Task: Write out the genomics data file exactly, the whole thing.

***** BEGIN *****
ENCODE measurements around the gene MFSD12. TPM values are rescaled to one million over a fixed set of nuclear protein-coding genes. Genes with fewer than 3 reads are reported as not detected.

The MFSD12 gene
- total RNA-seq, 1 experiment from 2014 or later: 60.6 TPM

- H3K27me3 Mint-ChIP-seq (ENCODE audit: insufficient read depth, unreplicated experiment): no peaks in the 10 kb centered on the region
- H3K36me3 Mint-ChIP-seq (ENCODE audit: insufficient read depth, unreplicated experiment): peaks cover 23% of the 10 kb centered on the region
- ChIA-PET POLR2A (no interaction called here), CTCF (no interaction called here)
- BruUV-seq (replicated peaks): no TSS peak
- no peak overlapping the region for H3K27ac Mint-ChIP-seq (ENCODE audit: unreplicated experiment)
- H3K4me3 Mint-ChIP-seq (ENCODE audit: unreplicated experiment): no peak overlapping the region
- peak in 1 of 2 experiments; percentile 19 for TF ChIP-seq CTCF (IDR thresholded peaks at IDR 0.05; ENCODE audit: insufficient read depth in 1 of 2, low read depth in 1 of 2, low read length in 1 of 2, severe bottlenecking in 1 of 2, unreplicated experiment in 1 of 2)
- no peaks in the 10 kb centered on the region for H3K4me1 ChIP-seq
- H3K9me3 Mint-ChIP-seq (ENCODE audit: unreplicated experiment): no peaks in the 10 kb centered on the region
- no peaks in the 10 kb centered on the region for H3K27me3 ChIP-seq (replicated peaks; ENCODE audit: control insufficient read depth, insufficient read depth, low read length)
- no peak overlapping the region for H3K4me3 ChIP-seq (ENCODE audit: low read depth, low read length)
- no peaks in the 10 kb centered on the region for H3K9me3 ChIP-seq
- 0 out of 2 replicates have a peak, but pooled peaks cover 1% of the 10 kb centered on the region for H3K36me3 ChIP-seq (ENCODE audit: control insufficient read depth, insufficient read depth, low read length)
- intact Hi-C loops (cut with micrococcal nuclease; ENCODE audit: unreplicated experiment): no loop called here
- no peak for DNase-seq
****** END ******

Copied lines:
ENCODE measurements around the gene MFSD12. TPM values are rescaled to one million over a fixed set of nuclear protein-coding genes. Genes with fewer than 3 reads are reported as not detected.

The MFSD12 gene
- total RNA-seq, 1 experiment from 2014 or later: 60.6 TPM

- H3K27me3 Mint-ChIP-seq (ENCODE audit: insufficient read depth, unreplicated experiment): no peaks in the 10 kb centered on the region
- H3K36me3 Mint-ChIP-seq (ENCODE audit: insufficient read depth, unreplicated experiment): peaks cover 23% of the 10 kb centered on the region
- ChIA-PET POLR2A (no interaction called here), CTCF (no interaction called here)
- BruUV-seq (replicated peaks): no TSS peak
- no peak overlapping the region for H3K27ac Mint-ChIP-seq (ENCODE audit: unreplicated experiment)
- H3K4me3 Mint-ChIP-seq (ENCODE audit: unreplicated experiment): no peak overlapping the region
- peak in 1 of 2 experiments; percentile 19 for TF ChIP-seq CTCF (IDR thresholded peaks at IDR 0.05; ENCODE audit: insufficient read depth in 1 of 2, low read depth in 1 of 2, low read length in 1 of 2, severe bottlenecking in 1 of 2, unreplicated experiment in 1 of 2)
- no peaks in the 10 kb centered on the region for H3K4me1 ChIP-seq
- H3K9me3 Mint-ChIP-seq (ENCODE audit: unreplicated experiment): no peaks in the 10 kb centered on the region
- no peaks in the 10 kb centered on the region for H3K27me3 ChIP-seq (replicated peaks; ENCODE audit: control insufficient read depth, insufficient read depth, low read length)
- no peak overlapping the region for H3K4me3 ChIP-seq (ENCODE audit: low read depth, low read length)
- no peaks in the 10 kb centered on the region for H3K9me3 ChIP-seq
- 0 out of 2 replicates have a peak, but pooled peaks cover 1% of the 10 kb centered on the region for H3K36me3 ChIP-seq (ENCODE audit: control insufficient read depth, insufficient read depth, low read length)
- intact Hi-C loops (cut with micrococcal nuclease; ENCODE audit: unreplicated experiment): no loop called here
- no peak for DNase-seq